PM in Emancipation Day message – Trinidad and Tobago is not a failed state

The content originally appeared on: Trinidad and Tobago Newsday

Dr Keith Rowley –

THE Prime Minister said Trinidad and Tobago is neither a torn nation nor a failed state.

Dr Rowley made this observation in his Emancipation Day message to the nation.

He said Emancipation Day is another occasion which gives people an opportunity to celebrate the uniqueness of TT

“We are multi-ethnic,multi-cultural, multi-religious — a beautiful ‘patch work quilt’ society, some people say. “

In recognising that diversity,Rowley continued, citizens, have been becoming more aware of their historical roots, and at the same time learning that our sociological makeup has forged “extraordinary prospects for a workable, political consensus, if only we will let it.”

He reminded citizens that the country’s makeup “has fault lines, which carry inherent dangers of entrenched cleavages and segmentation, with possibilities of ongoing contentions, and contrived, social conflicts.”

Rowley observed that experiences in other countries have shown that these dangers could smoulder and ignite at any moment.

He did not see this happening in TT because hope is one of the exceptional qualities that lodges within this country’s collective personality.

“So today, when thousands of people of African descent take to the streets, they are asserting and glorifying their heritage, their self-realisation, grateful, too, that Trinidad and Tobago is not a torn nation, or failed state, but a real place, peopled by citizens, who every day celebrate its uniqueness, carrying their eternal hope for a better life for themselves, their families and for this nation.”

Rowley said celebrating Emanicipation Day, “We will be saying that we have been dealing with our history openly, directly, and honestly, but we cannot forget the whips on the backs of our ancestors.”

The estimated number of African slaves crossed the Middle Passage (the forced voyage of enslaved Africans across the Atlantic Ocean to the New World) range between 14 to 40 million people.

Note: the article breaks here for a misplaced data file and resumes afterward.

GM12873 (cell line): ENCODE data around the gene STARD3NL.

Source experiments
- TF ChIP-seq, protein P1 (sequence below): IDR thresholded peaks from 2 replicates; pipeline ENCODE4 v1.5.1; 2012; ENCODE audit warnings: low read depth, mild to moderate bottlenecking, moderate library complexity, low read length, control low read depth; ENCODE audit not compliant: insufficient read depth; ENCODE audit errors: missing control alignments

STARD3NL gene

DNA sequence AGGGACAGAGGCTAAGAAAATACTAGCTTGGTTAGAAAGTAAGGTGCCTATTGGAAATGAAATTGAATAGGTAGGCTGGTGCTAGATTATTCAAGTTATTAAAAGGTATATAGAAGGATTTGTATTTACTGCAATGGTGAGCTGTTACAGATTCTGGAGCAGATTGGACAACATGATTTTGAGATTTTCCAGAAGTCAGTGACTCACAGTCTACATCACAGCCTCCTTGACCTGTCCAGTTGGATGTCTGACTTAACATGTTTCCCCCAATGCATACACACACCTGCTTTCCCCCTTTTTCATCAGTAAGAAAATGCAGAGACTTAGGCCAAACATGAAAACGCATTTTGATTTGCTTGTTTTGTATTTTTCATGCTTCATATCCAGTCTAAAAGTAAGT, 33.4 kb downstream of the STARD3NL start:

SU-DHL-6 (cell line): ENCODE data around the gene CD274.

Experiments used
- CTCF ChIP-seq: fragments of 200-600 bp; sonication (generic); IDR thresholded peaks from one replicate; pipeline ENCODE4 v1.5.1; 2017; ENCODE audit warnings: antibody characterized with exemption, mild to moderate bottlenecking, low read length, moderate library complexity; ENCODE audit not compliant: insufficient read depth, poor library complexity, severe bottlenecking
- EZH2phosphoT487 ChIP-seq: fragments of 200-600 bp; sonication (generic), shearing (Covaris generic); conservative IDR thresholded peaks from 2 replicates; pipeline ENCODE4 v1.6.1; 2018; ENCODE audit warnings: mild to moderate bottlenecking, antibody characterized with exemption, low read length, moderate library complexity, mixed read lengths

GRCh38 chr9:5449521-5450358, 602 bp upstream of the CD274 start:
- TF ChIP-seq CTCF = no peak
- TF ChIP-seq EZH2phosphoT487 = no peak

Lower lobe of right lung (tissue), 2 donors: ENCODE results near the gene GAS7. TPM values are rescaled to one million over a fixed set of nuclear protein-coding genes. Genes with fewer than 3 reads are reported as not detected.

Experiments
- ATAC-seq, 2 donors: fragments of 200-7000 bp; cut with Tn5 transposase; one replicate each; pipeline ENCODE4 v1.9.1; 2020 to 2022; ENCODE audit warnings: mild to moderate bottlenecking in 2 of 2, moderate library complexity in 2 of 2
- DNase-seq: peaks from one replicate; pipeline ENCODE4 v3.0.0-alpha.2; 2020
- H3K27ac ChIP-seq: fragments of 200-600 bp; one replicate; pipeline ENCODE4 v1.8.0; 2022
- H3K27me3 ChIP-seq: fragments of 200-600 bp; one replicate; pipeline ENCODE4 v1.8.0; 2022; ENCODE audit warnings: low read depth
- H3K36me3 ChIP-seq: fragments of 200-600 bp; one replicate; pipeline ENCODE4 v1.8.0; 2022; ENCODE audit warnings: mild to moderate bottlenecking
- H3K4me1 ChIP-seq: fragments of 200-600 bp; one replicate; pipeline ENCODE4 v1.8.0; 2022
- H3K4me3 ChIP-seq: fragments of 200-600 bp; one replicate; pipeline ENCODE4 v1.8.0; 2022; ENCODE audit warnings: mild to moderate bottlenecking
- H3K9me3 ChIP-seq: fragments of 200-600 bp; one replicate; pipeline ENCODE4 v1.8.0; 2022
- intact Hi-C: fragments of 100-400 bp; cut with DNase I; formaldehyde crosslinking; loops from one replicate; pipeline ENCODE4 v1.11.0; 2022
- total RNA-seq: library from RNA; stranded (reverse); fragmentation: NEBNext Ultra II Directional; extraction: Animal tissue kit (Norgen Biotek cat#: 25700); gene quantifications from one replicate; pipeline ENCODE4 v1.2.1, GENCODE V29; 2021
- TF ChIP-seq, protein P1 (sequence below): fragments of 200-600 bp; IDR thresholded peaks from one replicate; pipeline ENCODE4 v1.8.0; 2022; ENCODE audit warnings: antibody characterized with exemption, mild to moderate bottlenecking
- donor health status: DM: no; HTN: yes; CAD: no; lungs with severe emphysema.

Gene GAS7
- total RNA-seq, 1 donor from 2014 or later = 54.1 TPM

Rowley said, “Over the centuries, our ancestors endured outright murders, child separation, beatings, rape, castrations, lynchings, and mutilation, with some body parts even being severed and sold as souvenirs. Yet we survived!”

He recalled the gateway in Medina in the Cape Coast province in Ghana, from which the stolen Africans departed Africa, was called “the door of no return.”

Rowley said, ” Yet we survived and returned to find our ancestral roots to join hands and find common causes with our modern-day brothers and sisters.”

Today, he continued, Africa is now viewed as the cradle of human civilisation.

Rowley said Africa is now seen as “the world’s fastest developing economic region in the 21st century, having just overtaken Asia, and of its six of the ten fastest growing economies in the world.”

He added that Africa’s minerals are viewed as critical and indispensable to the technologies of the 21st century green economies.

“Today, recognising the pain of the Middle Passage, and the centuries of colonial brutality, I salute the African community, a people, who through grit and determination, is on the march, striving for further discovery and self-realisation, searching, and transforming themselves for the challenges of the 21st century.”